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Thread: Barkley Marathons.

  1. #11
    Senior Member Full Moon Addict's Avatar
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    Re: Barkley Marathons.

    Quote Originally Posted by Baggins View Post
    I thought most completers are long distance hiking specialists ie used to going for days/weeks at a time, some of them were doing 50/60,000 feet of climbing a week in training

    I'd say the top mountain marathoners might have a better chance.

    To complete the Barkley I'd say

    1. need loads of steep climbing in the legs
    2. able to cope with lack of sleep over three days
    3. able to cope with snow, rain and heat all in the same day.
    4. enjoys running through brambles
    5. stubbon, is able to finish what they have started no matter how bad it gets.
    6. likes trees

    :wink:
    Bill - I reckon I'd qualify under 1,2,3 and 5, but not sure about 6, and definitely not 4. Gaiters sound a must.

    john

  2. #12

    Re: Barkley Marathons.

    Quote Originally Posted by Full Moon Addict View Post
    Bill - I reckon I'd qualify under 1,2,3 and 5, but not sure about 6, and definitely not 4. Gaiters sound a must.

    john
    I did think of you when I first heard of it John
    Bill

  3. #13
    Senior Member Full Moon Addict's Avatar
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    Re: Barkley Marathons.

    experience in the jungles of bolivia could put me in good stead!

  4. #14
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    Re: Barkley Marathons.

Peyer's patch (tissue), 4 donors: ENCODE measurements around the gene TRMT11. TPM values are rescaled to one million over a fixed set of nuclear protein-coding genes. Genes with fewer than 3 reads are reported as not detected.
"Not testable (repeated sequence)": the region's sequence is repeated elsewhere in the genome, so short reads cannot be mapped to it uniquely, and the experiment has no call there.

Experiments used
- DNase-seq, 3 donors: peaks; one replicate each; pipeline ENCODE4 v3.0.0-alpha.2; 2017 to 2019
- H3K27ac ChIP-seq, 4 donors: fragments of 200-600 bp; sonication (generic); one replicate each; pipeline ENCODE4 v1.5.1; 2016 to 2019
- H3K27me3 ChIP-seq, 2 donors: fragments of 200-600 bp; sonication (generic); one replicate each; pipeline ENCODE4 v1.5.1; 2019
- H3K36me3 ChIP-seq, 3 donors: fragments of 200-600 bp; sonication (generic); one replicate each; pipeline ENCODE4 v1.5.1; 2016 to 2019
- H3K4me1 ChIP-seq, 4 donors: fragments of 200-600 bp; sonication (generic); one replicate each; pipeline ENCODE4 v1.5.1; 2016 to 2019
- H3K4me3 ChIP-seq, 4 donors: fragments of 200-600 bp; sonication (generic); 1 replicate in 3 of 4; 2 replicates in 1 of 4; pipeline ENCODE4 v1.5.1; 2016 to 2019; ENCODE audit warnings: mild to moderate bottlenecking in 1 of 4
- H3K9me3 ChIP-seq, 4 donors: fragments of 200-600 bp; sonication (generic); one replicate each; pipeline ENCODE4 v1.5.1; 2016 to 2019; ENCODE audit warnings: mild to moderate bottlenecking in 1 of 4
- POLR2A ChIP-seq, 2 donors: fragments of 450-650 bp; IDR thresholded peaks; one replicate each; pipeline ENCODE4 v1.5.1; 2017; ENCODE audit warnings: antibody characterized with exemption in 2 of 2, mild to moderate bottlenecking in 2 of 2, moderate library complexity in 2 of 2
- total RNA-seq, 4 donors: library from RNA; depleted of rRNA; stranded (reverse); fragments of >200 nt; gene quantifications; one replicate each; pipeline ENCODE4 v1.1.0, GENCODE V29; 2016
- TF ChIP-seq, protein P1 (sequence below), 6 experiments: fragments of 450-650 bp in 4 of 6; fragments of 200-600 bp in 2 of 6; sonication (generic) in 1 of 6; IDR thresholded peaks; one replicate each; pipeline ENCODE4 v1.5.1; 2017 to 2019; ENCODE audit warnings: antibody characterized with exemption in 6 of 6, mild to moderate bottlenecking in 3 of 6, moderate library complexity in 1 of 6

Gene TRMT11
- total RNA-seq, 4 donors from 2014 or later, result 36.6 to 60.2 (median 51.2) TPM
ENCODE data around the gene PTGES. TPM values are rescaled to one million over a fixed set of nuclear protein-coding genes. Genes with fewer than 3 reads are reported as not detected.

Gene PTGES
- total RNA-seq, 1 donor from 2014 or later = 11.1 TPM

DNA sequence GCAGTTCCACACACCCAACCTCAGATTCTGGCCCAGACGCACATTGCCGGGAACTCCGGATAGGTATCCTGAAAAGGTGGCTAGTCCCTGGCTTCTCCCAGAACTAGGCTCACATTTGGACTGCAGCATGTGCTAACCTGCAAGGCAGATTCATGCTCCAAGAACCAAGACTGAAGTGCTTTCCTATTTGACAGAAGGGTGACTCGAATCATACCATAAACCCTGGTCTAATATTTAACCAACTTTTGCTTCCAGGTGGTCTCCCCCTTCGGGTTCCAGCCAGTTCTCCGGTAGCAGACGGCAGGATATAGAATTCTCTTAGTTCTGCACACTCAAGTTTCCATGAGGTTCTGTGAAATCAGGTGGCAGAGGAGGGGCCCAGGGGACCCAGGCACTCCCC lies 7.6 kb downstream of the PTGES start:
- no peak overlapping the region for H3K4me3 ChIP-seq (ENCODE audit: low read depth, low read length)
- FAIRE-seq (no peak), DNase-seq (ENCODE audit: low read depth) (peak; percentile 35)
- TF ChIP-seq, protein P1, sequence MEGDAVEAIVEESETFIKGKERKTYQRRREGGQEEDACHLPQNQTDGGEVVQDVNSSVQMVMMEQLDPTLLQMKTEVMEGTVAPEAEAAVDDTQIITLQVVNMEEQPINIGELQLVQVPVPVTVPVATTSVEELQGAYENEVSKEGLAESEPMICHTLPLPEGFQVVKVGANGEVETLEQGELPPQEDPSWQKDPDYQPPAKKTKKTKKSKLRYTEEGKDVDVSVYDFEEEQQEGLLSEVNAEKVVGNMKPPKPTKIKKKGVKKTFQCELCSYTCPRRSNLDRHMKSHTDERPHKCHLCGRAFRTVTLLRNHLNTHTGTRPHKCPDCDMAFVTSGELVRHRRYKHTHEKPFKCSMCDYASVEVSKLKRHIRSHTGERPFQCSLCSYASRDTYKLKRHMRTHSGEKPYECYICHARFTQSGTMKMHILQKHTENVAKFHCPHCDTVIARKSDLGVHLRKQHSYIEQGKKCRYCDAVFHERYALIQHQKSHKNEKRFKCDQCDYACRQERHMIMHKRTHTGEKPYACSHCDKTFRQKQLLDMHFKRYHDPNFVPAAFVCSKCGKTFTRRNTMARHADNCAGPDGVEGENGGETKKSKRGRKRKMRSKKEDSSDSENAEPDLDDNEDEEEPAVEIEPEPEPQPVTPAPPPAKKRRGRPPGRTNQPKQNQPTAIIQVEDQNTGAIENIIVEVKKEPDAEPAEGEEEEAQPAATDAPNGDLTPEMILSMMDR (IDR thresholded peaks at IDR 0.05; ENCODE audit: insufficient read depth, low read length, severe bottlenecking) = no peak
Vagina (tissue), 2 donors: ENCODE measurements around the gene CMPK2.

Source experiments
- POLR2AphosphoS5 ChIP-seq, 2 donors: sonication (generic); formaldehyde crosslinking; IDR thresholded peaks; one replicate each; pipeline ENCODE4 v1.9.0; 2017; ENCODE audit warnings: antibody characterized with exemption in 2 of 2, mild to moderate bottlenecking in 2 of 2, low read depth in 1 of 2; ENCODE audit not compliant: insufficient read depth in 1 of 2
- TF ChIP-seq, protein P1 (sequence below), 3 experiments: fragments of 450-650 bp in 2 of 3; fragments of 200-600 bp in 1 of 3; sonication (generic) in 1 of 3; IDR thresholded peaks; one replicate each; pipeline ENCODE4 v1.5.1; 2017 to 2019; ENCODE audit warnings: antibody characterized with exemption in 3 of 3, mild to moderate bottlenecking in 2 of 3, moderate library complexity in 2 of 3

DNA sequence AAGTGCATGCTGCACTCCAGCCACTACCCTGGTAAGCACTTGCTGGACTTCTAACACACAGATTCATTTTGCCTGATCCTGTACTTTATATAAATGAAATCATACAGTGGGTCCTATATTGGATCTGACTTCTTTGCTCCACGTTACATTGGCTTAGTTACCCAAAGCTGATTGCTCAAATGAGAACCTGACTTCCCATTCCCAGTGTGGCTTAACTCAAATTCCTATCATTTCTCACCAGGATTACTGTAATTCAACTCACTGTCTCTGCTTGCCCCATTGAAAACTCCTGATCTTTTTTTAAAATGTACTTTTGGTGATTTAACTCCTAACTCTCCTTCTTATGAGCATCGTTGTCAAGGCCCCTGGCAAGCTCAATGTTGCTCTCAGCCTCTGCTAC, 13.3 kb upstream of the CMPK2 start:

I've been reading articles and blog posts about runners failing at Barkley for years.

    Here is the most recent I've seen:

    http://ix.cs.uoregon.edu/~thornley/2...e-trash-again/

    All those trees, sounds grim.
    The only one who can tell you "You can't" is you. And you don't have to listen.

  5. #15
    Master MorganW's Avatar
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    Re: Barkley Marathons.

    Been reading about Barkley again.

    Here is the Race Director's own report from the 2010 race:


    my barkley race report,
    by lazarus lake.

    progress has its disadvantages.
    there was a day when the barkley runner need go no further than the trailhead to get out of the comfort zone.

    you all know about the comfort zone.
    that's where most ultras take place.
    running ultras is all about staying in the comfort zone.
    all our strategies revolve around staying in the comfort zone.
    all our advice is about staying in the comfort zone;

    "start slow"

    "walk every uphill"

    "dont take any chances"